These Diseases Cause 74% Of All Deaths But Lack Necessary Funding, WHO Says

Published 1 year ago
Son holding father’s hand at the hospital


Non-communicable diseases like heart disease, diabetes and cancer are responsible for nearly three-quarters of deaths worldwide but are often “overlooked and underfunded” because few understand their true impact, according to a new report from the World Health Organization published Wednesday, which urges countries to tackle the issue with proven and cost-effective interventions that are readily available.


Non-communicable diseases (NCDs) are one of the most significant public health and development challenges of the century and kill more than infectious diseases due to inaction, the WHO said in the report, which was released at the UN general assembly in New York. 

NCDs are responsible for the premature death of some 17 million people each year and kill someone under the age of 70 every two seconds, the report said.


The vast majority of these premature deaths, 86%, are in low and middle income countries, the report found, and many could have been “prevented with investment in proven, cost-effective interventions,” saidU.S. billionaire Michael Bloomberg, who is the WHO’s ambassador for NCDs.

While all UN member states have committed to slashing premature deaths from NCDs by a third by 2030—it is one of the UN’s Sustainable Development Goals—few nations are on track to achieve this, the report said.

While the risk factors of many NCDs are well-understood—tobacco use and unhealthy diets each kill more than 8 million each year, alcohol consumption another 1.7 million and physical inactivity 830,000, the WHO estimates—the report said little is being done because many simply do not understand the scale of the problem. 

The organization estimates at least 39 million NCD deaths could be prevented by 2030 if “every country were to adopt the interventions that are known to work.” 



41 million people. That’s how many people NCDs kill worldwide each year, the WHO estimates. Cardiovascular diseases—a collection of diseases affecting the heart and blood vessels—are the world’s biggest killer and are responsible for 17.9 million deaths a year, the report found. The other leading NCDs, some of the world’s top killers, are cancer (9.3 million deaths each year), chronic respiratory diseases (4.1 million) and diabetes (2 million). Beyond deaths, each NCD can have a huge impact on the quality of life for those affected and also make them more vulnerable to other ailments. This was illustrated during the Covid-19 pandemic, the WHO said, where people living with NCDs faced worse outcomes than those without. Covid has been the third-leading cause of death for the past two years, behind heart disease and cancer.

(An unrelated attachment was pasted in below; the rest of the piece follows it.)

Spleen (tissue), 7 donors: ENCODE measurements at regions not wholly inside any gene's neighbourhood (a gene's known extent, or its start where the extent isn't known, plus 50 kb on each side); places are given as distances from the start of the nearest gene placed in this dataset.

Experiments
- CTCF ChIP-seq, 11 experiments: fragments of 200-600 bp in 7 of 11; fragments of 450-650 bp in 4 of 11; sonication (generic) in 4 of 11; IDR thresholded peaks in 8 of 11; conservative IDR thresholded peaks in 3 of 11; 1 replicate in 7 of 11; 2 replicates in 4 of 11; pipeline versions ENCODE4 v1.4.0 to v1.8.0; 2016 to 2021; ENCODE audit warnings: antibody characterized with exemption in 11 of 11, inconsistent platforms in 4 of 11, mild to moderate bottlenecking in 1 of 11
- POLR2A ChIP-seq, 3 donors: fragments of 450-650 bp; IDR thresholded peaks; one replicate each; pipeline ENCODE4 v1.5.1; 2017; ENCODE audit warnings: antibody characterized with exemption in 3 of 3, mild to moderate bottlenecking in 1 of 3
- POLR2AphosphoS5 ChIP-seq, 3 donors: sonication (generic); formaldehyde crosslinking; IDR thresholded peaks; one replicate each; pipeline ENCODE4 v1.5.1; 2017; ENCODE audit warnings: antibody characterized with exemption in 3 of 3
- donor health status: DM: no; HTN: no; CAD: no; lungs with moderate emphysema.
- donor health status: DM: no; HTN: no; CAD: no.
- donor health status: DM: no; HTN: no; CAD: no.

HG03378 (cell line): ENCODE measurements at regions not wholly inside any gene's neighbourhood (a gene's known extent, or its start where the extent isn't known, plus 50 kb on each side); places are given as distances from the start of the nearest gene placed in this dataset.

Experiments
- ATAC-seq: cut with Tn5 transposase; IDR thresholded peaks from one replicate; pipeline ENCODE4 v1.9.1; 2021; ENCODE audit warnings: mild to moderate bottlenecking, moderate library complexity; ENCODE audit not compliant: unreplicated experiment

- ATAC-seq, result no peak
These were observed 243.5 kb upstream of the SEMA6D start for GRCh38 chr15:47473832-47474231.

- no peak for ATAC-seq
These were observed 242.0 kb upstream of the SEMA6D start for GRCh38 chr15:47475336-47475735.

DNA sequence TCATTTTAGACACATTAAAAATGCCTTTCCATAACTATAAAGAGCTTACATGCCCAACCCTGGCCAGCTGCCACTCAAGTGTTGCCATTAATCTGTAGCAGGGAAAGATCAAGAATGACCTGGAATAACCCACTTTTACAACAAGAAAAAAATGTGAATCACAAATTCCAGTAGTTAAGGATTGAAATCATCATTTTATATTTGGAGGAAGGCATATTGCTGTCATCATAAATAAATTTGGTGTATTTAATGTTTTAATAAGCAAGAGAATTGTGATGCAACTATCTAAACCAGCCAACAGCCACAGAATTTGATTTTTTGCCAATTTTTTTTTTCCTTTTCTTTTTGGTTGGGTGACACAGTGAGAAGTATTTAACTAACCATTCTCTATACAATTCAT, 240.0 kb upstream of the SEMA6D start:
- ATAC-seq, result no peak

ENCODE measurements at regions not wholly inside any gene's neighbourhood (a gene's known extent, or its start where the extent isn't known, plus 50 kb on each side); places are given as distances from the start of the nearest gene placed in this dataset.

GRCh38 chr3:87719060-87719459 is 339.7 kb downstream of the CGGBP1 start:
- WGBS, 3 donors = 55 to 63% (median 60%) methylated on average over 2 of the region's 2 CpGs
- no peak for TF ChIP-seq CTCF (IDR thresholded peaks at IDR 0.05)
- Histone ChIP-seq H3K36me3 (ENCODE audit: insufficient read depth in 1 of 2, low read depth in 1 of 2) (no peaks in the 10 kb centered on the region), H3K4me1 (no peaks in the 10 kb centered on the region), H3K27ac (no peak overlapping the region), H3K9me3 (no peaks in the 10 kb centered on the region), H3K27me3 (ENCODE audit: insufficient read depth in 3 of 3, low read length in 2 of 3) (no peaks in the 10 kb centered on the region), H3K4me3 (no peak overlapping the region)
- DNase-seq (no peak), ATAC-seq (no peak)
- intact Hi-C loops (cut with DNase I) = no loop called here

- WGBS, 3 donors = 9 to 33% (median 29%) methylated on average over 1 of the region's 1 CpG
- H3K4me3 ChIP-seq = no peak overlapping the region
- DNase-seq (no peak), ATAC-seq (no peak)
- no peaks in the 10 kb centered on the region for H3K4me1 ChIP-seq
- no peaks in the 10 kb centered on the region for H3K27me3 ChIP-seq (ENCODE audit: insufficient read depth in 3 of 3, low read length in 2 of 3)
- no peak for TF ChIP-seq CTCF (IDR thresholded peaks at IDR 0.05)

Public health advances in recent decades mean infectious, or communicable, diseases no longer dominate the leading causes of premature death around the world. The issue, which has been well known in many affluent nations for decades, is now reaching worrying levels in fast-developing countries like China, though these health emergencies are often more hidden than outbreaks of infectious disease. The invisible nature of NCDs is illustrated by the fact that they generally do not receive funding and public health effort in line with their impact, despite much more being known about what causes them. This holds true across all countries, not just less affluent ones, and the report says all countries could improve. It stresses that big gains can be made with relatively little investment in NCD prevention and treatment. “The data paint a clear picture,” the WHO report said. “The problem is that the world isn’t looking at it.”


WHO chief Dr. Tedros Adhanom Ghebreyesus said the organization had renewed Bloomberg’s appointment as its global ambassador for NCDs and injuries for another two years. Bloomberg, a billionaire who co-founded financial information and media company Bloomberg LP in 1981 and served 12 years as the mayor of New York City, was first appointed to the role in 2016. “As we continue to respond to this pandemic and prepare for the next, we have seen the critical importance of addressing a major risk factor in Covid-19 hospitalizations and deaths – noncommunicable diseases,” Bloomberg said. NCDs “are the world’s biggest silent killers – but they can often be prevented with investment in proven, cost-effective interventions,” he added.


$76.8 billion. That’s Bloomberg’s estimated net worth, according to Forbes’ real-time tracker. That makes him the 13th richest person in the world at the time of writing. Bloomberg has donated billions to charity, a great deal of which has gone towards initiatives designed to address risk factors driving NCDs, such as reducing tobacco use. 


By Robert Hart, Forbes Staff